Odisha is bracing for a possible cyclonic storm once again.
The cyclone is brewing in the Bay of Bengal and is expected to hit northern Andhra Pradesh and south coastal Odisha by October 12, Met officials said.
The cyclone is likely to be named Hudhud, after an Afro-Eurasian bird, by Oman, whose turn it is to name the next cyclone.
The Odisha government today asked the collectors of 16 districts to stay on high alert as the low pressure has now taken the shape of a depression near the Andaman coast this morning.
Video : Hudhud cyclone in Odisha
“The government is fully prepared for the possible cyclonic storm,” Chief Minister Naveen Patnaik said on his return from New Delhi this afternoon.
Meanwhile, panic gripped people in coastal Odisha after the Indian Meteorological Department (IMD) indicated that the low pressure formed over Tenasserim Coast and adjoining Andaman Sea has concentrated into a depression which is located 1380 km south-east of Gopalpur this morning.
There would be rain/thundershower at one or two places over Odisha during next 24 hours, the bulletin predicted while making it clear that there would no immediate effect of the system on Odisha till the 9th of October. However, rainfall activity will gradually increase from the 10th of October along coastal Odisha, it said.
Distant Cautionary signal Number One (DC-I) has been hoisted at Paradip and Gopalpur Ports, it informed. However, there is still no clarity over the exact route the storm would take when it heads towards the coast.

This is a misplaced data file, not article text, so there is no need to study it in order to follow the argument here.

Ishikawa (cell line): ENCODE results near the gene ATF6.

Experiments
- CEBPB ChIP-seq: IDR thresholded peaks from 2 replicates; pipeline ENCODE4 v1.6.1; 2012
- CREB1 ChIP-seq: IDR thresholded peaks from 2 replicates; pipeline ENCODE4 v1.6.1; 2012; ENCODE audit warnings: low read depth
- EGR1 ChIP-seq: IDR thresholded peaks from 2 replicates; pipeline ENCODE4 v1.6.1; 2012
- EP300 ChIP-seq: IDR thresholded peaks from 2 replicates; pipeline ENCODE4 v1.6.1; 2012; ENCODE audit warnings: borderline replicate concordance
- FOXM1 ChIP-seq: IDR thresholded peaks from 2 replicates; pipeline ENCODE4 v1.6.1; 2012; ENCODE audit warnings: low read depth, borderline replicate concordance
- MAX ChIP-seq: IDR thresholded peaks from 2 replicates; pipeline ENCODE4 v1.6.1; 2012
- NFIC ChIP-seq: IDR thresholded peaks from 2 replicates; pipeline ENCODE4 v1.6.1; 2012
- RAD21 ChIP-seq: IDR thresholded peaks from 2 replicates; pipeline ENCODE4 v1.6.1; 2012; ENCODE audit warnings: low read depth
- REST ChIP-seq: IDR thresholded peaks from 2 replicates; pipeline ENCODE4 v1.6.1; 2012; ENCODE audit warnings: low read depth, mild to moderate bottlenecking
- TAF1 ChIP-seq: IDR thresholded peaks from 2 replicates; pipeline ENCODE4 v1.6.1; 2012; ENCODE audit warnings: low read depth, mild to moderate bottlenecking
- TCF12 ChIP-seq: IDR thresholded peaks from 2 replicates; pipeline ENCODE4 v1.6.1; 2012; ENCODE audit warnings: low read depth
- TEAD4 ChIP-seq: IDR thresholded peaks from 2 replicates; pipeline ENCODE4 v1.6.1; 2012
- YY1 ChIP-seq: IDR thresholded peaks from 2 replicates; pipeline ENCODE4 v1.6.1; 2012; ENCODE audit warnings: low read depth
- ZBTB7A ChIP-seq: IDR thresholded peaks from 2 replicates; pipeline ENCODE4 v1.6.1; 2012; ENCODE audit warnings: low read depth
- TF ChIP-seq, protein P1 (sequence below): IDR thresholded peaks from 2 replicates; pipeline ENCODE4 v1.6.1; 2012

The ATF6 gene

In an order, the office of the Special Relief Commissioner (SRC) directed the collectors of Baleswar, Kendrapara, Bhadrak, Jagatsinghpur, Puri, Ganjam, Mayurbhanj, Jajpur, Cuttack, Khordha, Nayagarh, Gajapati, Dhenkanal, Keonjhar, Malkangiri and Koraput districts to remain on high alert in view of the possibility of a cyclonic storm hitting the Odisha coast.
The office of the Special Relief Commissioner (SRC) has also asked the Odisha Disaster Rapid Action Force (ODRAF) and fire brigade personnel to be prepared for relief and rescue operations in the districts that could be affected by the cyclone.
As cyclonic storm expected, panicky people in Odisha are thronging shops, convenience stores and vegetable markets in a desperate attempt to stock adequate quantities of essential commodities before the storm hits the landmass.
While the prices of vegetables have increased by about 50% in the last 12 hours, some essential items like candles have simply vanished from the shelves of shops.
With the disturbing memory of cyclonic storm Phailin that had hit the state last year on October 12 still fresh in their minds, people are unwilling to take any chances. Phailin had wrecked havoc in the coastal Odisha although there was minimal causality compared to the killer 1999 Super Cyclone.